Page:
March 27, 2008


David R. Schanker

Clerk of Court of Appeals







This opinion is subject to further editing.  If published, the official version will appear in the bound volume of the Official Reports. 


A party may file with the Supreme Court a petition to review an adverse decision by the Court of Appeals.  See Wis. Stat. § 808.10 and Rule 809.62. 





Appeal No. 


Cir. Ct. No.  2005CV148









D & D Mechanized Trucking, Inc.,






Rihm Motor Company d/b/a Rihm Kenworth and Don Dye,







            APPEAL from a judgment of the circuit court for Jackson County:  Gerald W. laabs, Judge.  Affirmed. 

            Before Higginbotham, P.J., Lundsten and Bridge, JJ.  

1        PER CURIAM.   Rihm Motor Company appeals a judgment in favor of D&D Mechanized Trucking, Inc.  Rihm Motor argues that the circuit court erred in concluding that it breached a contract with D&D.  We affirm.

2        D&D brought this action against Rihm Motor for breach of contract, arguing that Rihm Motor failed to give it a $13,000 credit for a truck D&D traded-in as part of a purchase.  Don Dye, the salesperson for Rihm Motor who negotiated the sale, stated in writing that Rihm Motor would reimburse $13,000 to D&D when “trade terms” were met regarding a trade-in 1997 truck.  The “trade terms” were not specified in writing and Dye did not testify at trial, so no evidence was adduced as to his understanding of the meaning of the phrase “trade terms.”  Ole Iverson, who negotiated the sale on behalf of D&D, testified that he understood the trade terms to be that D&D would fix both the transmission and the hood of the traded-in truck. 

3        Rihm Motor contends that no enforceable contract was formed because there was no meeting of the minds regarding the phrase “trade terms”; each party thought “trade terms” meant something different.  Rihm Motor’s argument that no enforceable contract was formed misses the mark.  As explained by the supreme court, “a literal meeting of the minds is not required for an enforceable contract.”  See Management Computer Servs., Inc. v. Hawkins, Ash, Baptie & Co., 206 Wis. 2d 158, 179, 557 N.W.2d 67 (1996) (citation omitted).  Instead, courts use an objective standard to determine whether the parties intended to enter a contract.  Id. at 181.  Here, the parties intended to enter into a contract because they agreed on the vehicle to be purchased, the price, the trade-in vehicle and the price for the trade-in vehicle.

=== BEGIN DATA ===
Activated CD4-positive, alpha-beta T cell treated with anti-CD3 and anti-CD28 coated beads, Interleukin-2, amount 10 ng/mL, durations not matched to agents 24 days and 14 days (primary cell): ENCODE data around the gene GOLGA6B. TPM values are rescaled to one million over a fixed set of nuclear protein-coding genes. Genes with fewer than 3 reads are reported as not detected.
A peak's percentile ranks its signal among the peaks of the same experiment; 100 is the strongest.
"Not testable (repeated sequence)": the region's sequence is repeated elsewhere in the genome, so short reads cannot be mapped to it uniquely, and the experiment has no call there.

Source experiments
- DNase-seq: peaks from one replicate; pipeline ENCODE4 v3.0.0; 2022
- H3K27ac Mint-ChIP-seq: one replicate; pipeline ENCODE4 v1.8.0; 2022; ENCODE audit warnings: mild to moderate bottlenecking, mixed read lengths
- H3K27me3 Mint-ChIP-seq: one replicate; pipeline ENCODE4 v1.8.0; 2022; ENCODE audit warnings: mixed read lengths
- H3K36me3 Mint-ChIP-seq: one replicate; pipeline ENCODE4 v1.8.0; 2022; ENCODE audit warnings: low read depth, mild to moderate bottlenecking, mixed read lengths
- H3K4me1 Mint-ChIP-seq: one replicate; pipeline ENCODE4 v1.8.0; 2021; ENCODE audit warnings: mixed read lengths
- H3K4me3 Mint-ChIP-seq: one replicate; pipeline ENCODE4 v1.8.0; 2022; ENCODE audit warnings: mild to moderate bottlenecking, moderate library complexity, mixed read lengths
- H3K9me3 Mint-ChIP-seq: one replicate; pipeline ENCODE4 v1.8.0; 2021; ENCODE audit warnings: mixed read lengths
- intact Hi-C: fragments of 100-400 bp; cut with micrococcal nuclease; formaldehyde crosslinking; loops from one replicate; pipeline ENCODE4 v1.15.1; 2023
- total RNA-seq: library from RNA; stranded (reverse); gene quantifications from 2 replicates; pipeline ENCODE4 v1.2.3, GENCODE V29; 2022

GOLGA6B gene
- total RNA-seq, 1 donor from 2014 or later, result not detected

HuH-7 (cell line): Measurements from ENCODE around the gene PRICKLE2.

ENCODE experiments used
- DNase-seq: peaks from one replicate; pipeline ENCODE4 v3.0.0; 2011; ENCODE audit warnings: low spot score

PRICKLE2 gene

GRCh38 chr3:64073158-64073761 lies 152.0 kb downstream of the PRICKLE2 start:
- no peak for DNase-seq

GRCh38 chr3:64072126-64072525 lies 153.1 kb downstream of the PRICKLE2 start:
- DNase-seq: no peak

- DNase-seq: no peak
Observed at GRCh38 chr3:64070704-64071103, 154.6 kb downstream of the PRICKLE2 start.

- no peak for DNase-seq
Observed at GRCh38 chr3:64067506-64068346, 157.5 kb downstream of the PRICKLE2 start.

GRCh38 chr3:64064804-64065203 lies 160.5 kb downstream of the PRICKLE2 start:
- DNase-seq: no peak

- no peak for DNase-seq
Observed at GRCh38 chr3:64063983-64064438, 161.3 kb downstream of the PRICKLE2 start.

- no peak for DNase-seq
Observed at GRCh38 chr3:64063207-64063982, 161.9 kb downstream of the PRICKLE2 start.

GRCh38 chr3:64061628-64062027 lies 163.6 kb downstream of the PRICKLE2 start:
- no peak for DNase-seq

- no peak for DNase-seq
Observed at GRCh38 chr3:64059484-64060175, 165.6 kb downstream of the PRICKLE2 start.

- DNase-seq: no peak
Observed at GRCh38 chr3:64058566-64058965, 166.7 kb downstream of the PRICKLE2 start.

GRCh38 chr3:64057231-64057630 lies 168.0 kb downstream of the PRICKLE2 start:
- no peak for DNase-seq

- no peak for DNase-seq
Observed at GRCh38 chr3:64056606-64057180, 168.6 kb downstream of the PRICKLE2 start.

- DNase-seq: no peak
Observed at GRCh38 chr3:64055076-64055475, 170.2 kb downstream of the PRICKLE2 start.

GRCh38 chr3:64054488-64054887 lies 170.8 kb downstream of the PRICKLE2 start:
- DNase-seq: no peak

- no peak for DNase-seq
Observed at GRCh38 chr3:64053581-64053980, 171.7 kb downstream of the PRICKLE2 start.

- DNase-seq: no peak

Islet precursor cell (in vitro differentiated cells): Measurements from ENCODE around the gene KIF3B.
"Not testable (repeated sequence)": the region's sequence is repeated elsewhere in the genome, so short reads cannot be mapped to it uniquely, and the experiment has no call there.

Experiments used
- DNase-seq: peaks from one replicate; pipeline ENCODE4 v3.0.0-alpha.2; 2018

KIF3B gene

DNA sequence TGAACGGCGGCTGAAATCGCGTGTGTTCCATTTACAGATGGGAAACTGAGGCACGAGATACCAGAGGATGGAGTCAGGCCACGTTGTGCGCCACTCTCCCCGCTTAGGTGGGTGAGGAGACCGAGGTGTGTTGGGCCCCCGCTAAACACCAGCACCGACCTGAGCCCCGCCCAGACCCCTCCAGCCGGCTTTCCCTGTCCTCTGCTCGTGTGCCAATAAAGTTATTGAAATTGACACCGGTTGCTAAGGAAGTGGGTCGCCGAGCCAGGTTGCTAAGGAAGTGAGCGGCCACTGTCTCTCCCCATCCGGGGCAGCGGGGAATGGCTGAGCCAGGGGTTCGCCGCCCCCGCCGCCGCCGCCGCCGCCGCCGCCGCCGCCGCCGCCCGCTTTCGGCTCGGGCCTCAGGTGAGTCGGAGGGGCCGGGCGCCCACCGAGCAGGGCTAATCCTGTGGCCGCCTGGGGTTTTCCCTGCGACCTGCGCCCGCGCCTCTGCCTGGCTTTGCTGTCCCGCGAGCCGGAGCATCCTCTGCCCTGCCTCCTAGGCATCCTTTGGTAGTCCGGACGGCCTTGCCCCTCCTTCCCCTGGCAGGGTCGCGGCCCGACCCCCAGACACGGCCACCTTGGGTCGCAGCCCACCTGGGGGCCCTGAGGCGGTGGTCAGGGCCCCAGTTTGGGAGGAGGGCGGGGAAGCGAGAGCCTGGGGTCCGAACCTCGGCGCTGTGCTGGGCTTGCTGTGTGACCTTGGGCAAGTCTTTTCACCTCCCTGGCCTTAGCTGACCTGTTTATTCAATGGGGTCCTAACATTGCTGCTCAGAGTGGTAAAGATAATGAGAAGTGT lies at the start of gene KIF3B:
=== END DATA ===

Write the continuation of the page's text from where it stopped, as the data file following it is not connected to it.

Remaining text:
4        Rihm Motors argues in the alternative that the circuit court erred in interpreting the contract.  “The primary goal in contract interpretation is to give effect to the parties’ intentions.”  Seitzinger v. Community Health Network, 2004 WI 28, ¶22, 270 Wis. 2d 1, 676 N.W.2d 426.  Where, as here, reasonable people could understand a contract term differently, the term is ambiguous.  Jensen v. Janesville Sand & Gravel Co., 141 Wis. 2d 521, 530, 415 N.W.2d 559 (Ct. App. 1987).  If a contract is ambiguous, we may consider the testimony of the parties on their intent.  Schilling v. Employers Mut. Cas. Co., 212 Wis. 2d 878, 893 n.6, 569 N.W.2d 776 (Ct. App. 1997).  The meaning of ambiguous contract terms turns on the parties’ intent and is a factual issue to be determined by the trier of fact.  Management Computer, 206 Wis. 2d at 181.

5        The circuit court concluded that the phrase “trade terms” meant that D&D would repair the transmission and the hood of the trade-in vehicle.  This determination is supported by Iverson’s testimony about what the parties intended.  Rihm Motor provided no testimony to the contrary from anyone involved in negotiating the contract.  The circuit court’s finding of fact regarding the parties’ intent was not clearly erroneous because it is supported by the trial testimony.  See Wis. Stat. Rule 809.17 (2005-06) (“Findings of fact shall not be set aside unless clearly erroneous, and due regard shall be given to the opportunity of the trial court to judge the credibility of the witnesses.”).  Since D&D fulfilled its end of the bargain by repairing the transmission and hood of the truck and turning it over to Rihm Motor, the circuit court properly concluded that Rihm Motor breached the contract by not providing D&D the $13,000 credit.

                        By the Court.—Judgment affirmed. 

                        This opinion will not be published.  See Wis. Stat. Rule 809.23(1)(b)5 (2005-06).